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The Science behind how Oncoprev™ Works

Savoy Pharmaceuticals has developed a highly specific monoclonal antibody for the safe, effective treatment of cancer that selectively targets diseased, cancerous tissue while leaving normal tissue unharmed. This revolutionary discovery is a major step in the war against cancer and we expect our products to increase the life expectancy and improve the quality of life for cancer patients.

Cancer is the second leading cause of death in the United States, killing more that 550,000 people per year. Current cancer treatments not only have serious adverse side effects, but also fall far short of achieving acceptable cure rates. According to the American Cancer Society the current 5-year survival rate for all cancers is approximately 60%, and the mortality rate has remained virtually unchanged since 1950.

The approach that Savoy Pharmaceuticals uses to treat cancer is called immunotherapy, which is a relatively new approach to cancer therapy using antibodies that have been specially made to specifically recognize cancerous cells and leave normal cells unharmed. Normally, our immune system performs its job remarkably well. Unfortunately many cancer cells tend to go unnoticed by the immune system because they originate from normal body cells. Despite the fact that they behave like foreign organisms within our bodies, cancer cells often do not elicit a significant immune response.

AntibodiesAntibodies are large molecules produced by white blood cells (B-lymphocytes) of the immune system (See Figure 1). Their function is to recognize and attach themselves to foreign cells and material harmful to our bodies, thereby marking them out for other components of the immune system to destroy. Humans makes billions of different types of antibodies, each designed to bind to a specific surface feature (the epitope or antigenic determinant) on the foreign body (the antigen).

ReceptorA century ago, Paul Ehrlich proposed that antibodies could be used as "magic bullets" to target and destroy human diseases (See Figure 2). Antibodies are the most commonly pursued type of cancer therapeutic today since they combine specificity (the ability to discriminate diverse harmful molecules) and affinity (the ability to tightly lock onto those targets) with the ability to recruit effector functions of the immune system such as complement-mediated cytolysis (CDC) and antibody-dependent cell-mediated cytotoxicity (ADCC).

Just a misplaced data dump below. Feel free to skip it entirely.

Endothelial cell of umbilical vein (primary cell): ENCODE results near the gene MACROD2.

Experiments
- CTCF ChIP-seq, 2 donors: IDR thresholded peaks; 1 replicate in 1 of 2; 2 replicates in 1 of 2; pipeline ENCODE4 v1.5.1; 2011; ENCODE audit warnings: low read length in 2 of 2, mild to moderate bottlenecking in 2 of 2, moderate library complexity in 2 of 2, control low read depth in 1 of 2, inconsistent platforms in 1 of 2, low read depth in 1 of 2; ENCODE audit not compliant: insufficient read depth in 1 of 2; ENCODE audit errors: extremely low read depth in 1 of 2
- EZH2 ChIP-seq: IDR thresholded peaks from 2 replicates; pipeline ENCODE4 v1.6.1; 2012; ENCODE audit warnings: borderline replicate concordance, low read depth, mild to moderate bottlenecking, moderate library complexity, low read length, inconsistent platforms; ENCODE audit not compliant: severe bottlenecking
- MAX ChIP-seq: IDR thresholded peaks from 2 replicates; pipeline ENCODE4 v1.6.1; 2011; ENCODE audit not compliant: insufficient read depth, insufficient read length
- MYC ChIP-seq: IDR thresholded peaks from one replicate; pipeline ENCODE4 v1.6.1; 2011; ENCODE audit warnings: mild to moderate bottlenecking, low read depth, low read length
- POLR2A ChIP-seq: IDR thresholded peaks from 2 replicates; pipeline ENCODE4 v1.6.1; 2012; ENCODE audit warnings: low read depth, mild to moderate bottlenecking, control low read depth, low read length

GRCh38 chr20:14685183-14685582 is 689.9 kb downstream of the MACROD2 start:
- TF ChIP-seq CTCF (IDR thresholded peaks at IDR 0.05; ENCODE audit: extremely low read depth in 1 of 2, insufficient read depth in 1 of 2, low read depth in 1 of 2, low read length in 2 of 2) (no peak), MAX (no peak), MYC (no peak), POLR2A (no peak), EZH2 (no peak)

Complement Mediated Cytolysis (CDC)

CMCOne way that antibodies are able to kill cancer cells is by activating the complement system, which consists of a series of proteins that work to "complement" the work of antibodies in destroying cancer cells. Complement proteins circulate in the blood in an inactive form. The so-called "complement cascade" is set off when the first complement molecule, C1, encounters antibody bound to antigen in an antigen-antibody complex. Each of the complement proteins performs its specialized job in turn, acting on the molecule next in line. The end product is a cylinder that punctures the cell membrane and, by allowing fluids and molecules to flow in and out, destroys the target cell (See Figure 3).

Antibody-Dependent Cell-mediated Cytotoxicity (ADCC)

Another way that antibodies target cancer cells for destruction is by activating the effector or killer cells of the immune system. Cancer cells are not easy to detect by your immune system. Oncoprev works by acting as a biological "flag" to proteins which are only on the surface of cancer cells. This makes it easier for your immune system to find the cancer cells and destroy them. This process is called biological response therapy or immunotherapy. The treatment acts by stimulating your body's own ability to destroy cancer cells instead of relying on more toxic and less specific drugs. Thus Oncoprev is different and generally has less toxic side effects than standard chemotherapy.

CellsThe cells involved in ADCC include macrophages, natural killer cells, and neutrophils, which recognize antibody when it binds to the surface of cancer cells (See figure 4). In ADCC antibodies act as the 'kill' signal to the effector cells which kill the target cell by releasing pore-forming proteins called perforins, proteolytic enzymes called granzymes, and chemokines . Granzymes pass through the pores and activate the enzymes that lead to apoptosis, or natural cell death, of the cancer cell by means of destruction of its structural cytoskeleton proteins and by chromosomal degradation. As a result, the cell breaks into fragments that are subsequently removed by phagocytes. Perforins can also sometimes result in cell lysis.

The process of cell death leads to inflammation, an essential part of the immune response, and the recruitment of more helper and effector cells of the immune system including Th and Tc cells, which cascades into a healthy and complete immune response to remove all cancerous tissue from the patient. Thus Oncoprev™ rallies the immune system to help it to overcome cancer cells ability to evade detection, marking them for destruction and removal by the immune system.